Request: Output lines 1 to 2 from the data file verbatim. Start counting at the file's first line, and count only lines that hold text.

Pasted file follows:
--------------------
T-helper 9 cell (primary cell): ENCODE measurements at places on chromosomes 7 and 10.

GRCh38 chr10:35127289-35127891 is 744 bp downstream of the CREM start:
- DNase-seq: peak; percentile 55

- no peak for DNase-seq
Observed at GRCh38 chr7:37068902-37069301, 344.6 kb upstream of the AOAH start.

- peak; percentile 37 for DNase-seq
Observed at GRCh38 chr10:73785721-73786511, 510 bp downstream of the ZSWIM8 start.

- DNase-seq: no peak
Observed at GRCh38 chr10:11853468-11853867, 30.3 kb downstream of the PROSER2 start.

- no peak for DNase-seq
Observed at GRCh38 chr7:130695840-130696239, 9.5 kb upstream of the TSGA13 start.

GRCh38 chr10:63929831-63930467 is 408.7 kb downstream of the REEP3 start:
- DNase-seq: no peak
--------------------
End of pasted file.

T-helper 9 cell (primary cell): ENCODE measurements at places on chromosomes 7 and 10.

GRCh38 chr10:35127289-35127891 is 744 bp downstream of the CREM start: